The World Association of Chefs Societies (WACS), the umbrella organization of world chef societies, developed a Sustainability for the Foodservice Industry Course; beta testing is slated for early 2016. When finalized the course will be available to global culinary schools and potentially chef societies, such as the American Culinary Federation.

The WACS sustainability course is designed to embed the importance of sustainability within daily practices, whether in a kitchen, home, business environment or public area, along with establishing the ability to critically think and solve problems. There is no one answer to most sustainability challenges and solutions are driven by local infrastructure available.

Within the course, sustainability is broken down into four categories – food, water, energy and water – in seven two-hour classes. The following is the class outline:

  1. Looking at the big picture: Why sustainability matters to the world and to foodservice.
  2. Food Part I: Agriculture – growing in dirt
  3. Food Part II: Animal husbandry
  4. Food Part III: Seafood
  5. Energy
  6. Water
  7. Waste

Kendall College Vice-President, School of Culinary Arts Chef Chris Koetke, orchestrated the sustainability course curriculum on behalf of WACS. Ei was invited to provide the Waste course material. … and the answer was a big YES!

The Ei SMAT – Sustainable Materials ACTION Team – went to work on crafting a 50+ page PPT presentation complete with photos | visuals, instructor notes, and a glossary of industry terms. With impeccable timing, Ei Intern Jarrett Cohen came on-board for the administrative aspects of the curriculum development.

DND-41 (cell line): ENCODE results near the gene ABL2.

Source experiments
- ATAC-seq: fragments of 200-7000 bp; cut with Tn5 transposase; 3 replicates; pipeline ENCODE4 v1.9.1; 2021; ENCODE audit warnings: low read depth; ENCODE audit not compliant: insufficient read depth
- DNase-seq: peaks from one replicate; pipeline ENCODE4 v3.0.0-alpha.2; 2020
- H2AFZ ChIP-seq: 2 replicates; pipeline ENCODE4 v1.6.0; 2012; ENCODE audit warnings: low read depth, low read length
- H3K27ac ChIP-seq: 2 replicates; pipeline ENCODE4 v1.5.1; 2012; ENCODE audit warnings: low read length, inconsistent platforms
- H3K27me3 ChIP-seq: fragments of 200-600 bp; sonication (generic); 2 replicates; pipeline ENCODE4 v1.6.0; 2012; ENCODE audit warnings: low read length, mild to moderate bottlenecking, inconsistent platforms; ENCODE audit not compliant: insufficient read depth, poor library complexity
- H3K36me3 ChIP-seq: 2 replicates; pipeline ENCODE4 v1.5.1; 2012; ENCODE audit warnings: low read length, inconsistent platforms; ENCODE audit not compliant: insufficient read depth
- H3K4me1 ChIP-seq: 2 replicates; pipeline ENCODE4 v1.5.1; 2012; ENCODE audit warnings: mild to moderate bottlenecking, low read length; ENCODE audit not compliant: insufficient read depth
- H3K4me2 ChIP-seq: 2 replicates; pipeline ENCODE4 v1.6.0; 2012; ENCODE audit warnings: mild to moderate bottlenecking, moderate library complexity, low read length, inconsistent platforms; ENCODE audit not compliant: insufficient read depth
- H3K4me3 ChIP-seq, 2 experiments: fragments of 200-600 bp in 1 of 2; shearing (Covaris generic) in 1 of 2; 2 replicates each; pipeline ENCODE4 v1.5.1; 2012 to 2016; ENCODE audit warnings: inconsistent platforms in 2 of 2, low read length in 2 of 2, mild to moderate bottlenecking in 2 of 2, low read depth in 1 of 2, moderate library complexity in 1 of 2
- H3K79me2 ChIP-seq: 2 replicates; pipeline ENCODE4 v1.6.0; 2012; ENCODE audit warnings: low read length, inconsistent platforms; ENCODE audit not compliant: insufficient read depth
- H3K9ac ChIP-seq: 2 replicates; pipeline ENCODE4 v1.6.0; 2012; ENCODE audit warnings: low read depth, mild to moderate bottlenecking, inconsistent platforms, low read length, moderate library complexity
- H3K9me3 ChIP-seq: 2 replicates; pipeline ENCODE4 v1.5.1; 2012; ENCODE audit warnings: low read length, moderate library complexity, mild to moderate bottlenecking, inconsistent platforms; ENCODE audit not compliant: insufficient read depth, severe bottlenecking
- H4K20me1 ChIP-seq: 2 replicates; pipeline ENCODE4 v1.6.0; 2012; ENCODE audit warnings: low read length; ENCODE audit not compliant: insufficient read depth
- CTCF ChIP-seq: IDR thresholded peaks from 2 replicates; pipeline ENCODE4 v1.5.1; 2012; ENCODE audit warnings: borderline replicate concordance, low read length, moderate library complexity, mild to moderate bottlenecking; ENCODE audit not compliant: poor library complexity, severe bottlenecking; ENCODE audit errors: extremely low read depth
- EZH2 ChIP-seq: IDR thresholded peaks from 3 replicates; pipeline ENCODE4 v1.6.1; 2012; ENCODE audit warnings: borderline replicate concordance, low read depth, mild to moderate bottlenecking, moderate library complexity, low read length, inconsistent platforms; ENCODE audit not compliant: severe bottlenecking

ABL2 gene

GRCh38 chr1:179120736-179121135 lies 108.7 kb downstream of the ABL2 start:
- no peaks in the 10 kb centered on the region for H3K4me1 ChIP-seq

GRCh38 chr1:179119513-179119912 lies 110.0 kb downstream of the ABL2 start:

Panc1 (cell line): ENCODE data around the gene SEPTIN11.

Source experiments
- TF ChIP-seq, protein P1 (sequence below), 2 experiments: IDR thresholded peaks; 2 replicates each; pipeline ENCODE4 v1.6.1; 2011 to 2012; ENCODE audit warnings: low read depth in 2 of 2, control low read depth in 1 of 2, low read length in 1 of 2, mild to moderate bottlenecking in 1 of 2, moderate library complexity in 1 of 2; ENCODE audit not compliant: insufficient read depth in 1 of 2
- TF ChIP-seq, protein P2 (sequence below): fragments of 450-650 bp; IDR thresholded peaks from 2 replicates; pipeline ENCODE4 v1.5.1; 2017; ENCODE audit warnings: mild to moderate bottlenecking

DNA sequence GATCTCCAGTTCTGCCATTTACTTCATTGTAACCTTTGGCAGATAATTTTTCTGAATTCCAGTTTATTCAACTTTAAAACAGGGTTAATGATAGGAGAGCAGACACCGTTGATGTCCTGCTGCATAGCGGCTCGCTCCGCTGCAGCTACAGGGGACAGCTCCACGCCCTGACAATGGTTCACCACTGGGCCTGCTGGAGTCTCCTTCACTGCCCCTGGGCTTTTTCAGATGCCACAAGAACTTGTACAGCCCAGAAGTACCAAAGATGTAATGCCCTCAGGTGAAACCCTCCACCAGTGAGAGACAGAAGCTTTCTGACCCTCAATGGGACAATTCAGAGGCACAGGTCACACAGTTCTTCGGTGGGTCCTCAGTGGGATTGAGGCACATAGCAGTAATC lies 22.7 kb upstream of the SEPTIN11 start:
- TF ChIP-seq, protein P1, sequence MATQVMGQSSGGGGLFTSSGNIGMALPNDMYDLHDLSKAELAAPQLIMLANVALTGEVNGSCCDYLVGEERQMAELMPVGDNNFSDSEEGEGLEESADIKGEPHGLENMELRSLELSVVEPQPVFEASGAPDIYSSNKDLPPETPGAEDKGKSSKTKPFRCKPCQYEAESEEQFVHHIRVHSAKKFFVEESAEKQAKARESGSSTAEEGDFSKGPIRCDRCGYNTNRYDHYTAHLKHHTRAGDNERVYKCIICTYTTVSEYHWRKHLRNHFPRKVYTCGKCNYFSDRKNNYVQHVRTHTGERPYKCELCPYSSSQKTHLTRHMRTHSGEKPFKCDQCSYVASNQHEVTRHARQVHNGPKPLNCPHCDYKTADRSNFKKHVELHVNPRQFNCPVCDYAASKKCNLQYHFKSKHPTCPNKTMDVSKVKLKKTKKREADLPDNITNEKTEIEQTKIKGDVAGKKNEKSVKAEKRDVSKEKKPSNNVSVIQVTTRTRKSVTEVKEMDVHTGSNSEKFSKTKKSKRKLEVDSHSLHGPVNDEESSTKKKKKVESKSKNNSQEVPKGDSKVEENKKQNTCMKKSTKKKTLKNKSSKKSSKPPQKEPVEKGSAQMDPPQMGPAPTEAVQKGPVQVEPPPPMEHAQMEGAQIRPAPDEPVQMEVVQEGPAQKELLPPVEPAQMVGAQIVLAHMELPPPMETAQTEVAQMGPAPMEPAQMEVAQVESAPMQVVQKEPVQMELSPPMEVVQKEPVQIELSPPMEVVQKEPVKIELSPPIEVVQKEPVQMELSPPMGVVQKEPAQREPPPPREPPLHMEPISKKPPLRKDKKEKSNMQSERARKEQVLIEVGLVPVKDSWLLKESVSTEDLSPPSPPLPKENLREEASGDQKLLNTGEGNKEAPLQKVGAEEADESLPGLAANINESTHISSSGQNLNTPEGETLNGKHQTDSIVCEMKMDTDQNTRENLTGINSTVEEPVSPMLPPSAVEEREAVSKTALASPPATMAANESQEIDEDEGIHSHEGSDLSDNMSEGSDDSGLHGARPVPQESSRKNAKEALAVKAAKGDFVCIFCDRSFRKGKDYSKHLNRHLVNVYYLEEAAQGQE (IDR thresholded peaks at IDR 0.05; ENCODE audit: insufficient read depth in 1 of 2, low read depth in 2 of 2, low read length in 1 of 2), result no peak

Following Chris’ guidance, the Waste | Recycling (Ei added recycling to the title) flowed from the broad, big picture viewpoint to the foodservice industry’s tremendous waste generation to the environmental impact and ended with the chef’s leadership role | responsibilities.

For the “In Summary” slide the following three points were made:

  • Materials have value; Trash has cost.
  • Zero waste practices make good business sense.
  • Sustainability provides a competitive edge on many levels.

Each slide includes detailed instructor notes along with links to supporting documentation for the information presented.

The ZWA Blog article, Sustainability: a matter of thinking critically & solving problems in an adaptive manner, introduces the Sustainability for the Foodservice Industry Course with a focus on the Waste | Recycling Curriculum. Below is an abbreviated Waste | Recycling Course:

World Chefs Waste Session Overview World Chefs Waste Session Overview (3568 KB)

Kudos to the World Association of Chefs Societies for stepping to the plate and providing a comprehensive introduction to sustainability within the foodservice industry. It is important our future leaders develop the skills of critical thinking and problem solving, especially in the sustainability realm.